Strengthen local government
Nidhi points out that the solution is to conduct the long overdue BBMP elections and constitute the Metropolitan Planning Committee (MPC), which by law is supposed to comprise elected BBMP officials. “Large infrastructure projects should go through the MPC,” she says. She also points out the need for ward committees to decide on civic issues based on needs of different neighbourhoods.
“We have legally mandated constitutional structures in place for governance of the city. We should use those.” These structures are not perfect though. The MPC has never been a functional body. The state government has always exerted control over it with the with the chief minister as chair. The BBMP Act (2020) further tightened the state government’s grip over the city and rendered ward committees toothless by making them advisory bodies only.
Nidhi and ESG suggest that the state government should focus on strengthening local government and citizen participation. Even the Karnataka High Court criticised the state government for attempting to plan yet another ad-hoc committee in 2018. The government under HD Kumaraswamy formed the Bengaluru Blueprint Action Group (BBAG), to be headed by Infosys chairman Narayan Murthy. The court ruled that MPC was the lawful planning authority for the city. Other committees did not have the legal standing.
“The hope was that at least now, 31 years after the enactment of the Constitutional 74th Amendment (Nagarpalika) Act, 1992 to deeply decentralise urban administration and genuinely devolve power to the local government, which is often stated to have been Prime Minister Rajiv Gandhi’s dream, the Government would make real efforts now with the massive mandate for reform that it has received,” says ESG’s letter to the state government. You can read the full letter here.
Public suggestions online
The state government did technically attempt to involve the public. They launched a Brand Bengaluru website and a WhatsApp number (9480685700), where members of the general public could give suggestions. The website does not work easily and is quite glitchy. BBMP reported that the WhatsApp number received thousands of suggestions. Most suggestions pertained to lake development, increasing BMTC fleet, implementing solid waste management rules, and improving road quality. The agency also extended the deadline by ten days.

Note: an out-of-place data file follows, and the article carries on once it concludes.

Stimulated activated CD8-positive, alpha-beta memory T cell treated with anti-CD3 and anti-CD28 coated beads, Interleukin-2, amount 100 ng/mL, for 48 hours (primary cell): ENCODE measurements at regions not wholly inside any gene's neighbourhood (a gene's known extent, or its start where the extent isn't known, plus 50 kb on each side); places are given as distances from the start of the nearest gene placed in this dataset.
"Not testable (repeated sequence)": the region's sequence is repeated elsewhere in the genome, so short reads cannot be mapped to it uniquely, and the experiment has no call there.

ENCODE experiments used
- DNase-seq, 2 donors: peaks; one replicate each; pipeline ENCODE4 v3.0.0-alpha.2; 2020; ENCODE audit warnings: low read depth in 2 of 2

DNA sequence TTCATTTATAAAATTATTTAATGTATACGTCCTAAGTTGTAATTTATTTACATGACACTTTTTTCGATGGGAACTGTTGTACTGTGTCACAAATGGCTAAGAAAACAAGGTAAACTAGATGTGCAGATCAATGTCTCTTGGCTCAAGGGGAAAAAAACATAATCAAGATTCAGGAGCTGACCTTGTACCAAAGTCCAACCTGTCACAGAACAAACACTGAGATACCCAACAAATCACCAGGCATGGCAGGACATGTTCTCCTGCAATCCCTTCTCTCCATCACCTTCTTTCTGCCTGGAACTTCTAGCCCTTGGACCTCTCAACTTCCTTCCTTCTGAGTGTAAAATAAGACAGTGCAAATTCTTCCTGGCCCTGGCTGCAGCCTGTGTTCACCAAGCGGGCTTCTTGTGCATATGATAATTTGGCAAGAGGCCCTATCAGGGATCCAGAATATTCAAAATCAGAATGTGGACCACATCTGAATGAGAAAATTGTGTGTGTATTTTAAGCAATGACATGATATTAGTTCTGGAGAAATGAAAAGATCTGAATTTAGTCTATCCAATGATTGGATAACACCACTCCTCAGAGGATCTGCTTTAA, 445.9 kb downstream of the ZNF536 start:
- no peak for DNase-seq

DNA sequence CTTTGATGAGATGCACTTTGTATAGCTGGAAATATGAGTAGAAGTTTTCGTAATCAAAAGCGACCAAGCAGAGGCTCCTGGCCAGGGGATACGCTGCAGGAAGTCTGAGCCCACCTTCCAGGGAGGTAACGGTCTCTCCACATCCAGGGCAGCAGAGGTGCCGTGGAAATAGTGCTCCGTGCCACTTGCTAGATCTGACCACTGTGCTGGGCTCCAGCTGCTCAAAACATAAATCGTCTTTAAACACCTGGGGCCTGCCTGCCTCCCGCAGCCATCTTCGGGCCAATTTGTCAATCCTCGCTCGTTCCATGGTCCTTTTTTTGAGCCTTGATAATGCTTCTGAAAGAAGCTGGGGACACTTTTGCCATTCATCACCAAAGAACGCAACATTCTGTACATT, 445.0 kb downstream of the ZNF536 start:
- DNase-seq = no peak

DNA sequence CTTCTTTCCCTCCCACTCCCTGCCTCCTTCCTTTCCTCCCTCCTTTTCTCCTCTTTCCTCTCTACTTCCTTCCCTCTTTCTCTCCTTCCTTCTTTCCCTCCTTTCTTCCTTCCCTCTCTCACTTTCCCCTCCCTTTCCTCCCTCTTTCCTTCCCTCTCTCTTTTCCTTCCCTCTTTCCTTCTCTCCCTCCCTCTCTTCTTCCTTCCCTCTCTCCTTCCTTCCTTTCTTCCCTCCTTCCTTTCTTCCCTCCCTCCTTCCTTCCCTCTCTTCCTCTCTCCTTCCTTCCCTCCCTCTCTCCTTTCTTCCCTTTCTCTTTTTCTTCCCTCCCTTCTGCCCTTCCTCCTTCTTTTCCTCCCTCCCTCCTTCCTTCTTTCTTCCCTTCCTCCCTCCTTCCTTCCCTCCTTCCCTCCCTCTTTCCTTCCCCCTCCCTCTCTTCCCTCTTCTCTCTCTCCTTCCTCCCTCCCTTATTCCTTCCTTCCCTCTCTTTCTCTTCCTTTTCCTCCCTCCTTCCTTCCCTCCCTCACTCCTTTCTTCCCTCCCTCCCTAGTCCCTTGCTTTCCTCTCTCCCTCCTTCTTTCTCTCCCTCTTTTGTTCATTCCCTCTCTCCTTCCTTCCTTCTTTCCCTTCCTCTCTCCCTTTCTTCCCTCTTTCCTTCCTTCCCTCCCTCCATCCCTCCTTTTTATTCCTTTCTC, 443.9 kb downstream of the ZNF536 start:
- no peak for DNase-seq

While several large NGOs sent in suggestions, smaller groups working directly with marginalised communities knew nothing about Brand Bengaluru. Yashodha, a field worker from the domestic workers’ rights union, Stree Jaguthi Samiti, had not heard of the Brand Bengaluru meeting or the website. Yashodha, who is a graduate and helps marginalised women with forms or applications for government schemes or anything to do with computers, was blank when I asked her about Brand Bengaluru. “If I as an educated woman did not know about this, how are women living in slums and doing domestic work, going to understand how to give suggestions?”
Yashodha suggests prioritising women in low income neighbourhoods. She suggests that controlling rent in the city, fixing underground drains, ensuring access to drinking water and electricity for all.
Isaac Amruthraj, of Slum Janara Sanghatane, had also not heard of Brand Bengaluru or the website and whatsapp number for feedback. Isaac is not interested in giving suggestions. “We have seen several such committees. They come, say a lot for a couple of months and then forget all about it,” he says. “We have received no support from such committees.” Isaac, instead, relies on networks and relationships built with bureaucrats, politicians, and local MLAs to get help or support for members of the Slum Janara Sanghatne. Regardless of the party in power, such committees are typically not interested in the concerns of the poor, says Isaac.